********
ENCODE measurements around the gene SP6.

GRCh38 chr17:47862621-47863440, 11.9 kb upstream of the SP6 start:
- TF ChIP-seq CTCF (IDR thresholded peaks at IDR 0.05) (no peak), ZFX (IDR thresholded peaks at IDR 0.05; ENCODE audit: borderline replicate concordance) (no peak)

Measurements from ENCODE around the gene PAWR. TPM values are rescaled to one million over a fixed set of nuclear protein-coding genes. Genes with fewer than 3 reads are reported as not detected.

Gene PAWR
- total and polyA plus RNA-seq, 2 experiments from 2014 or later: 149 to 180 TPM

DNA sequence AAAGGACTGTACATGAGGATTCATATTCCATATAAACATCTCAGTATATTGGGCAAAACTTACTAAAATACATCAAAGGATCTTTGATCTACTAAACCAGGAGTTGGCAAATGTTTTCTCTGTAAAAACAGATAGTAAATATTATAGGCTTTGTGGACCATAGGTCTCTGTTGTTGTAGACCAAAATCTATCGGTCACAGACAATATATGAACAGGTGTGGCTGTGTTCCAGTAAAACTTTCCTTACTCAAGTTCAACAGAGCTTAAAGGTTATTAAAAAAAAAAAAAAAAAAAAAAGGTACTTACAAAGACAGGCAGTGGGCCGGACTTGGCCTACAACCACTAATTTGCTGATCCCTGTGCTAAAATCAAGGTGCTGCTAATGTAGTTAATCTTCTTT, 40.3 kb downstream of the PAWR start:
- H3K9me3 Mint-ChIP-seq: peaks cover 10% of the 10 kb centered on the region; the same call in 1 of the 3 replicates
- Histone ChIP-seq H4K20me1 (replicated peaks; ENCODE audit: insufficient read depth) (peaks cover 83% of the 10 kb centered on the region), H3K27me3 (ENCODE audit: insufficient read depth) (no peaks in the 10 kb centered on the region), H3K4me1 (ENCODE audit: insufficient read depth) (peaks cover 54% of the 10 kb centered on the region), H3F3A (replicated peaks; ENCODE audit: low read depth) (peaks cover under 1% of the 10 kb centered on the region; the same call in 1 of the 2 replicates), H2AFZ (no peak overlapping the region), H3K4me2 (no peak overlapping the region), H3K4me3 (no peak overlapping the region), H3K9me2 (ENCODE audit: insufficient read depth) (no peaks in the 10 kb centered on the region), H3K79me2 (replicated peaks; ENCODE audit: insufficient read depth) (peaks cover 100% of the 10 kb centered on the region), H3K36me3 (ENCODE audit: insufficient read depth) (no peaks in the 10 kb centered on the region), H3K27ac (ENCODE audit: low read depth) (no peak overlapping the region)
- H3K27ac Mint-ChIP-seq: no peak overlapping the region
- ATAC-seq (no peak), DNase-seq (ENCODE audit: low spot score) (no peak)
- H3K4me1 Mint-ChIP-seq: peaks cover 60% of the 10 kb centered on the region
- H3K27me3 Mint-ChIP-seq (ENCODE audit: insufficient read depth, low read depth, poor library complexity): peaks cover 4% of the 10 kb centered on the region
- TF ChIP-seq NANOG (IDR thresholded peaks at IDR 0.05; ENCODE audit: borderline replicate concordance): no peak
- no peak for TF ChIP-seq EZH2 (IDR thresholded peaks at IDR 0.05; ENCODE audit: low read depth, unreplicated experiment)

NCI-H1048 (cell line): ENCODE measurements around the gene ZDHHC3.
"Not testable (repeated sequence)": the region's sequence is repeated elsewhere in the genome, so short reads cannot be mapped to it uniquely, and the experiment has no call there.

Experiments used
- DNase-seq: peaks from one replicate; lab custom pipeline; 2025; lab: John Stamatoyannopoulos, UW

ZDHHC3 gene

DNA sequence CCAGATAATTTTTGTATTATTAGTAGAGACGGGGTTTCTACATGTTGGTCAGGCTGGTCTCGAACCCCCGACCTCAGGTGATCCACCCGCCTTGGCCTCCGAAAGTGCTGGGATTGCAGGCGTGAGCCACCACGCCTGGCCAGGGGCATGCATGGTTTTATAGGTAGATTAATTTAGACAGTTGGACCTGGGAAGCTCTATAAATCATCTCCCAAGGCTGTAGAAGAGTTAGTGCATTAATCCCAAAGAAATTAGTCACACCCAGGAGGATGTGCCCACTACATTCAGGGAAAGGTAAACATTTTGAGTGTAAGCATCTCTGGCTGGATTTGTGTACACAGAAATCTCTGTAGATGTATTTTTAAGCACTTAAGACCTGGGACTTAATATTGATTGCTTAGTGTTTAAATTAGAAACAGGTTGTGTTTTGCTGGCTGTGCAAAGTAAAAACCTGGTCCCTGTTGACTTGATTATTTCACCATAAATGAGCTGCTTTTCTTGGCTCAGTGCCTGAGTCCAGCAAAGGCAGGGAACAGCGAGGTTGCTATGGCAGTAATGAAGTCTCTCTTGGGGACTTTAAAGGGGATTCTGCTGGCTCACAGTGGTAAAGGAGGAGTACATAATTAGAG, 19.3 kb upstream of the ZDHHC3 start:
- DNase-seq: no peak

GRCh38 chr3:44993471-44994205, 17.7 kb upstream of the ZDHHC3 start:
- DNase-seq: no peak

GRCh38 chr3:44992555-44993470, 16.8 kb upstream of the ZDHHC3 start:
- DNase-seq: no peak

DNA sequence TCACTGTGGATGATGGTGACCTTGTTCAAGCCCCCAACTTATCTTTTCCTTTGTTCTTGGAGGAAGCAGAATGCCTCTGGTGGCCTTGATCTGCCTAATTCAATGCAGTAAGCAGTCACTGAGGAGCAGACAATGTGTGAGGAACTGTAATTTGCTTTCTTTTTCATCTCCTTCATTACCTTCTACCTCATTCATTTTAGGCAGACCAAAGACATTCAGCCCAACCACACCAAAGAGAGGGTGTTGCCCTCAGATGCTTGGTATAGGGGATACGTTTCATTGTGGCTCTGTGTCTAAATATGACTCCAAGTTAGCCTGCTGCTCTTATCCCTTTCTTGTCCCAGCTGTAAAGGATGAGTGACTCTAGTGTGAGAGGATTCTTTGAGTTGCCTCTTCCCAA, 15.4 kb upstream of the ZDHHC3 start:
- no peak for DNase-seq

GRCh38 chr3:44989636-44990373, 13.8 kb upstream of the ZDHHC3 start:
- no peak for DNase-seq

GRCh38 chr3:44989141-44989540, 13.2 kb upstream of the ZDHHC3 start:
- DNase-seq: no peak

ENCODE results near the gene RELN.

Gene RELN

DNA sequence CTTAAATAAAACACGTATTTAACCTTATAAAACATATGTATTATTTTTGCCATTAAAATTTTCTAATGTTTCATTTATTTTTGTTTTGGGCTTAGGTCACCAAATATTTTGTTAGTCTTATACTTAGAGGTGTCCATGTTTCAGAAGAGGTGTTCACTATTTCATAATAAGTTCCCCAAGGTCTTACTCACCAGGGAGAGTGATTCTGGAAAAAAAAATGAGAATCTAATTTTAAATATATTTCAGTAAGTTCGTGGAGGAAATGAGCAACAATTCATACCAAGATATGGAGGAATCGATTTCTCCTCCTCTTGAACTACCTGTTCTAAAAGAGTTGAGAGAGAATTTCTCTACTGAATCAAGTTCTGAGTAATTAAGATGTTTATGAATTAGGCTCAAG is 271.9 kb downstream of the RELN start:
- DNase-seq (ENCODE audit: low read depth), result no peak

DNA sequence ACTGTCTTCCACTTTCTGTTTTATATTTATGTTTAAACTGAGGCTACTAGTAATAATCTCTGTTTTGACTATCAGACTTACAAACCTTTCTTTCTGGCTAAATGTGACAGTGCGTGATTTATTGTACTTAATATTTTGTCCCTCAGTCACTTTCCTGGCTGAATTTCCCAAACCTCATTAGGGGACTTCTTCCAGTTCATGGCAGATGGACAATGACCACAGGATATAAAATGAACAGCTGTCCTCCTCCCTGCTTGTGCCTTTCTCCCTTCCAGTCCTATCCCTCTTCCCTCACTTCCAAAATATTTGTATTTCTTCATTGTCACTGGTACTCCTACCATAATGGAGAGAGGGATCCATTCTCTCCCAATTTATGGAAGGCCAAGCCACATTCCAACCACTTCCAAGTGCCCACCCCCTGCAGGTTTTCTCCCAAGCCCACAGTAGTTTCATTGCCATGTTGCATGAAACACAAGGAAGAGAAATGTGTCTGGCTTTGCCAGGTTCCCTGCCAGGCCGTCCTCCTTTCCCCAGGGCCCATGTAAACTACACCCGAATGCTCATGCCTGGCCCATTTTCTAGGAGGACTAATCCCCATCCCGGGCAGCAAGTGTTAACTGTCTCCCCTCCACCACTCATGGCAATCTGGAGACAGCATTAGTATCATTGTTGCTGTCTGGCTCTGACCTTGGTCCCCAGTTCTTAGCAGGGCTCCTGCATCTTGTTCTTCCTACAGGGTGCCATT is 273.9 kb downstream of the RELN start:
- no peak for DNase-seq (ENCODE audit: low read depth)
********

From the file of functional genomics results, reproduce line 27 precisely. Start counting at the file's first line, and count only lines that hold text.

DNA sequence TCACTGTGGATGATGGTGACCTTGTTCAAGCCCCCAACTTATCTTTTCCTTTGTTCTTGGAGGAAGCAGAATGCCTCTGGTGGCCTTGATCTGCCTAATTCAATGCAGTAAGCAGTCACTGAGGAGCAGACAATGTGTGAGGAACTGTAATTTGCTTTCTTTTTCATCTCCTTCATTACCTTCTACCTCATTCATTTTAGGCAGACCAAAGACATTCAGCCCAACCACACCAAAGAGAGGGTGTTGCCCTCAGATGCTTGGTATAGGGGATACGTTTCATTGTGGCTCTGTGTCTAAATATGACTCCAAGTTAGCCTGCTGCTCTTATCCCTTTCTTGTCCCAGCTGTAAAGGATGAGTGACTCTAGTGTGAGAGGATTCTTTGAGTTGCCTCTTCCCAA, 15.4 kb upstream of the ZDHHC3 start: